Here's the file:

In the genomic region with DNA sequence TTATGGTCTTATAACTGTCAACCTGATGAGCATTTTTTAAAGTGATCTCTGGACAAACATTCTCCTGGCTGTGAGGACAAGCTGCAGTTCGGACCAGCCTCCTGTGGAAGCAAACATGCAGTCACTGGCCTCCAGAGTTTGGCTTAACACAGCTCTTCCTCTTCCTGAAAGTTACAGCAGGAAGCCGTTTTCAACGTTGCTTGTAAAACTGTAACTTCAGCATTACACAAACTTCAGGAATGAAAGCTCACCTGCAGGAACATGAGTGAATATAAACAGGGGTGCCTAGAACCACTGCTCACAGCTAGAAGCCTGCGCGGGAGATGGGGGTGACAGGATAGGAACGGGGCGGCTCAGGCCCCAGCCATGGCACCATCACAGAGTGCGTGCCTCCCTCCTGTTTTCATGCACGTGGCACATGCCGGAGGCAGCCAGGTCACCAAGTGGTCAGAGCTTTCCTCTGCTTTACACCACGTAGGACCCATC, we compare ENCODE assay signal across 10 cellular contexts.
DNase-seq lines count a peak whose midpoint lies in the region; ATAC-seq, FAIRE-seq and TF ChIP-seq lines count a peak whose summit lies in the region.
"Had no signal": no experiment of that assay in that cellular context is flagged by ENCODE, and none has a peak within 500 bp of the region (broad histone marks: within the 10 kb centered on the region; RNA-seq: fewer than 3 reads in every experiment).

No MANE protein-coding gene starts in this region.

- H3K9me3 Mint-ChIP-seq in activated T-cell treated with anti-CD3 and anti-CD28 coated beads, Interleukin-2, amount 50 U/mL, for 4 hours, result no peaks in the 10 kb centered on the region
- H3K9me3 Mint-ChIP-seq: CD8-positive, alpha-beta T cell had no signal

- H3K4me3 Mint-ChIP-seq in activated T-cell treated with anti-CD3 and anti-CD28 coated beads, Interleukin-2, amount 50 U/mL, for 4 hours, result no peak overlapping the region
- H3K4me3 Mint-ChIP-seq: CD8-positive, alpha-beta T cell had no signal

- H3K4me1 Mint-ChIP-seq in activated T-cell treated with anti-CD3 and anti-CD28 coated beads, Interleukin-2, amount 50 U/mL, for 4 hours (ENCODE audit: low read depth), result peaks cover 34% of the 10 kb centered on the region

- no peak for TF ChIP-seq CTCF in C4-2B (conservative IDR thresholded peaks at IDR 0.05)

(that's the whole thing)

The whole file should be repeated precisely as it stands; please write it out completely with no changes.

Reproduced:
In the genomic region with DNA sequence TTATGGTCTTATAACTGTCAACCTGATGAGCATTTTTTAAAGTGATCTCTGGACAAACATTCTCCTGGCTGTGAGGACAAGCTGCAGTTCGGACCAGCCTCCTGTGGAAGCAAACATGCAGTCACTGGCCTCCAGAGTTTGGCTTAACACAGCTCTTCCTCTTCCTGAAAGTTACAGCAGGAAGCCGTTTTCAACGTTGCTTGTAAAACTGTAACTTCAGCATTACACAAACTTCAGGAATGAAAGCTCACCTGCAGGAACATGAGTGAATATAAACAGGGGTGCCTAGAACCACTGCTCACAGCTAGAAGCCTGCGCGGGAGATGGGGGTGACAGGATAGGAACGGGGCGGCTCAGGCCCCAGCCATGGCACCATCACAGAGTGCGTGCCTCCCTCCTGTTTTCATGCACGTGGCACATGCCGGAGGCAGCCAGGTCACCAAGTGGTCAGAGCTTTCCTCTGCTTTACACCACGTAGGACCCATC, we compare ENCODE assay signal across 10 cellular contexts.
DNase-seq lines count a peak whose midpoint lies in the region; ATAC-seq, FAIRE-seq and TF ChIP-seq lines count a peak whose summit lies in the region.
"Had no signal": no experiment of that assay in that cellular context is flagged by ENCODE, and none has a peak within 500 bp of the region (broad histone marks: within the 10 kb centered on the region; RNA-seq: fewer than 3 reads in every experiment).

No MANE protein-coding gene starts in this region.

- H3K9me3 Mint-ChIP-seq in activated T-cell treated with anti-CD3 and anti-CD28 coated beads, Interleukin-2, amount 50 U/mL, for 4 hours, result no peaks in the 10 kb centered on the region
- H3K9me3 Mint-ChIP-seq: CD8-positive, alpha-beta T cell had no signal

- H3K4me3 Mint-ChIP-seq in activated T-cell treated with anti-CD3 and anti-CD28 coated beads, Interleukin-2, amount 50 U/mL, for 4 hours, result no peak overlapping the region
- H3K4me3 Mint-ChIP-seq: CD8-positive, alpha-beta T cell had no signal

- H3K4me1 Mint-ChIP-seq in activated T-cell treated with anti-CD3 and anti-CD28 coated beads, Interleukin-2, amount 50 U/mL, for 4 hours (ENCODE audit: low read depth), result peaks cover 34% of the 10 kb centered on the region

- no peak for TF ChIP-seq CTCF in C4-2B (conservative IDR thresholded peaks at IDR 0.05)